8. Then, add your chain (buy it at any Home Hardware etc.) to the inside of the box and underside of the lid to hold the lid when it’s open. You can make it so the lid opens almost all the way to 180° or somewhere closer to 90°. Attaching it to the inside of the box allows the chain to fall inside neatly when you close the lid. I use the extra 4 screws that come with the hinges since they are the right gauge for fitting through the chain and the right length for holding the chain without going all the way through the lid. Obviously, do this to both side of the box.

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chain29. Last finishing touch (optional) – add furniture tacks around the edge of the box. This gives it a nice, rustic and professional finish. It also hides the holes where the industrial staples were removed (also a trick to hide any staples left!).

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10. Ta-da! Enjoy your awesome wine box! Or…you know…give it to a friend or something

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DIY: Custom T-shirts

I absolutely love gift giving. I know that it is something that most people hate, but to me it is like a game. A personal challenge to see how well you know someone and how wide you can make them smile when they unwrap your gift. I also [not so] secretly love seeing the looks on the faces of everyone else who showed up touting re-gifted wine (lovely gesture, but not that personal.) In my totally random and not so lengthy experience, a surefire way to make someone’s day is by ironing their face onto a piece of clothing. Don’t think they’ll dig wearing their own face? Substitute your face, or a pet’s, or a spouse’s, or a teacher’s (the list goes on, really) and you’re hilariously golden!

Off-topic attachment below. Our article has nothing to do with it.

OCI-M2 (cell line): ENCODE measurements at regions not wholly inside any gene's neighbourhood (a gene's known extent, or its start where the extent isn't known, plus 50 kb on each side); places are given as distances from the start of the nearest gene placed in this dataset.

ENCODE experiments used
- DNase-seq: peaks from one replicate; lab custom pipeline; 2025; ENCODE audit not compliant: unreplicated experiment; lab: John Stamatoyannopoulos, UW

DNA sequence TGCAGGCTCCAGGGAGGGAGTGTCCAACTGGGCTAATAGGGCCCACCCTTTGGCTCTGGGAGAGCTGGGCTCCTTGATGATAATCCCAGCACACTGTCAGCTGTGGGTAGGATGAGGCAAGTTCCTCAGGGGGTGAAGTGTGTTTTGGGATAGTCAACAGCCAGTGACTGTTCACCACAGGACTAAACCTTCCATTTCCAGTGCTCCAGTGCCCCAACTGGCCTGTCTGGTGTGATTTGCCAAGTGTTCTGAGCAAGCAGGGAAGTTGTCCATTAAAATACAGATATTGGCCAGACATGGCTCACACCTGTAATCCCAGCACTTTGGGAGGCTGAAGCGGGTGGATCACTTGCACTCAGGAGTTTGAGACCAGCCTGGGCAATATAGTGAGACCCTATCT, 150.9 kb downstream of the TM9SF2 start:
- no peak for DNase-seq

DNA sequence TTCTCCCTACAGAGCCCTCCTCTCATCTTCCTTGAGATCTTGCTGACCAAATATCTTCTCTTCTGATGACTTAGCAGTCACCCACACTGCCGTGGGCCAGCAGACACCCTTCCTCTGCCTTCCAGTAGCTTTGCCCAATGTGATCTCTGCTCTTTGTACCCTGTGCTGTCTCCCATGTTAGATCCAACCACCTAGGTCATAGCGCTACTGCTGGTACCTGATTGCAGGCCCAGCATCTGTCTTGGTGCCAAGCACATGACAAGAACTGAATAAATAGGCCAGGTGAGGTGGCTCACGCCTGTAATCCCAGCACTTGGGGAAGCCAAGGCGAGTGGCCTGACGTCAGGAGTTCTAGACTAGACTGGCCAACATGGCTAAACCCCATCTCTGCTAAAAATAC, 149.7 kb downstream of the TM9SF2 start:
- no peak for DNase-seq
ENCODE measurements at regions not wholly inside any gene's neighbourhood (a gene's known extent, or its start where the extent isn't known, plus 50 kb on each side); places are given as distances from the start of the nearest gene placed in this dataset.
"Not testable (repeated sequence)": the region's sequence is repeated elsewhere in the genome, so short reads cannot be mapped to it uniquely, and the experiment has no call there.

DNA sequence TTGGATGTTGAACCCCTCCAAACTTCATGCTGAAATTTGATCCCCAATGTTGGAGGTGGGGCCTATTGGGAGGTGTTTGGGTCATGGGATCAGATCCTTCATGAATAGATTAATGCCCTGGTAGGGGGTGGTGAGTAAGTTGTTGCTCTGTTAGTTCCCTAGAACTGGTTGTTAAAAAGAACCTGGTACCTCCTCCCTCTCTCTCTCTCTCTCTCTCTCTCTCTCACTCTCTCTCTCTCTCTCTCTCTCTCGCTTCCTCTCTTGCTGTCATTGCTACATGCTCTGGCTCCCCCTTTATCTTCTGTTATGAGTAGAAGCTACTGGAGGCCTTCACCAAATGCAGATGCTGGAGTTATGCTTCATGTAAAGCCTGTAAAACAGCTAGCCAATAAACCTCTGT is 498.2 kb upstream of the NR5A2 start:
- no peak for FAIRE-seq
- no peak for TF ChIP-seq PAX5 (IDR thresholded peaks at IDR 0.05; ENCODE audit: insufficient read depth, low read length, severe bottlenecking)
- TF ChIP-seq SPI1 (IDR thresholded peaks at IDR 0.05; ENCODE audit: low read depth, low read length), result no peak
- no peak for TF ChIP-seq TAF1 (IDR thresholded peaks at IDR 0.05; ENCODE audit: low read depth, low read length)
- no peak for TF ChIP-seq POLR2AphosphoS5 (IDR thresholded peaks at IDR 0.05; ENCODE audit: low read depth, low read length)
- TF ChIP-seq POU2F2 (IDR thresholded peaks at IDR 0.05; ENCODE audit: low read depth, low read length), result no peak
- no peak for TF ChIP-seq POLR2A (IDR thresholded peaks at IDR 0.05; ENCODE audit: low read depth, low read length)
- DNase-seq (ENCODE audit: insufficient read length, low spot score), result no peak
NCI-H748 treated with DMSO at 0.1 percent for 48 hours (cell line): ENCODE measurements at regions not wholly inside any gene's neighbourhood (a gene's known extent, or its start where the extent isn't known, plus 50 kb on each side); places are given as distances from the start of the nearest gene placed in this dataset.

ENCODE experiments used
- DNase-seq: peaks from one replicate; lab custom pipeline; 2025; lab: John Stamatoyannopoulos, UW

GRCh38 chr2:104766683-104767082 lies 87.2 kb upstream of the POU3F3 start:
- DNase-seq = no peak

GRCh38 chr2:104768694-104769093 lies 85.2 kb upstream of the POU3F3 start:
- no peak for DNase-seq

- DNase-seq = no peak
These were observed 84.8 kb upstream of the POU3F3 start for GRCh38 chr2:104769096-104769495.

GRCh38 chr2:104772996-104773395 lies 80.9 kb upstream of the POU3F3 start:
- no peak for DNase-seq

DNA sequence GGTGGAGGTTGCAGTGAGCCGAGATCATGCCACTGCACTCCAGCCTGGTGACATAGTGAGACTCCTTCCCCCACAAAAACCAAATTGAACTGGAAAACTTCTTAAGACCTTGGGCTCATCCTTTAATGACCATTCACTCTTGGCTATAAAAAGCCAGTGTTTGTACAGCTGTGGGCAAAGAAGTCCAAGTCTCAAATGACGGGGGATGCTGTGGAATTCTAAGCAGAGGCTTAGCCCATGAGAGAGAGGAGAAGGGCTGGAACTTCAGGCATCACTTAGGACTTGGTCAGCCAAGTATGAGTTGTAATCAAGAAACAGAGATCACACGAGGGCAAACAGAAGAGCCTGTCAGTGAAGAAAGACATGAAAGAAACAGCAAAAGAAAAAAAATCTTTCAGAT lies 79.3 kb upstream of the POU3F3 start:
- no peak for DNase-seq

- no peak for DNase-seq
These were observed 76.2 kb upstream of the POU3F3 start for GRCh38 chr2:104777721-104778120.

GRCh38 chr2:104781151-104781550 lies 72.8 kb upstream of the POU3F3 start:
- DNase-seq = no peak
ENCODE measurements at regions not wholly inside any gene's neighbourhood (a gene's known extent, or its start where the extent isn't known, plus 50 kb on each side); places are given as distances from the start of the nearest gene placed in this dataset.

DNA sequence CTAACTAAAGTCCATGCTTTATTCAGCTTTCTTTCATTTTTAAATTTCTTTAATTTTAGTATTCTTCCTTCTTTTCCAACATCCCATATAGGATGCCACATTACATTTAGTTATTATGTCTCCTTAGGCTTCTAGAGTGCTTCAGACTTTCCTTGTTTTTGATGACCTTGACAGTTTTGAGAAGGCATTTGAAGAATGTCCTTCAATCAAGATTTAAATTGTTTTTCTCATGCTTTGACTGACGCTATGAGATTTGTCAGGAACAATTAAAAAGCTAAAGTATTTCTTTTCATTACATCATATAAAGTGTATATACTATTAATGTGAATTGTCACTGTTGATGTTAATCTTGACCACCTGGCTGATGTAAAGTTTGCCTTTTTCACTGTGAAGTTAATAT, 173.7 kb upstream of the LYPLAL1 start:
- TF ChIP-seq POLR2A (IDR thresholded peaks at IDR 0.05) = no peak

What you’ll need:

– Plain white t-shirt
– Iron
– Iron on transfer sheets (here)
– Small towel (two if you are working on a surface other than an ironing board)
– A hilarious photo

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Once you have printed your images onto your transfers (see the instructions in the box) trim the transfer sheet so there is a thin white boarder around your image. Place your t-shirt on a flat surface, with your image centred and face down.

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Place a towel over your transfer – make sure you don’t move the image when you do this!

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Apply heat and pressure to the image. A lot of it. For a long time. If you think it has been long enough – you’re probably wrong. Make sure you get the edges of your transfer sheet – there is nothing worse that a peeling t-shirt after just one wash!

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Occasionally, as you iron, test the edges of your transfer sheet to see if the process is working. If your image is still attached to the sheet…it obviously isn’t. More heat!

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When you have decided that your image is as stuck as it’s going to get, slowly peel the transfer backing from the t-shirt. If sections of your transfer aren’t “cooked” yet, slowly put the sheet back in place and go over the transfer a few more times. If you are having a tough time getting your image to stick, remove the towel and apply direct heat. BE CAREFUL – you can burn the image this way so do not apply for as long in each spot.

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Ta-daaaa! You’ve made yourself a rad new t-shirt. Wear it yourself or give it as an amazingly personal gift!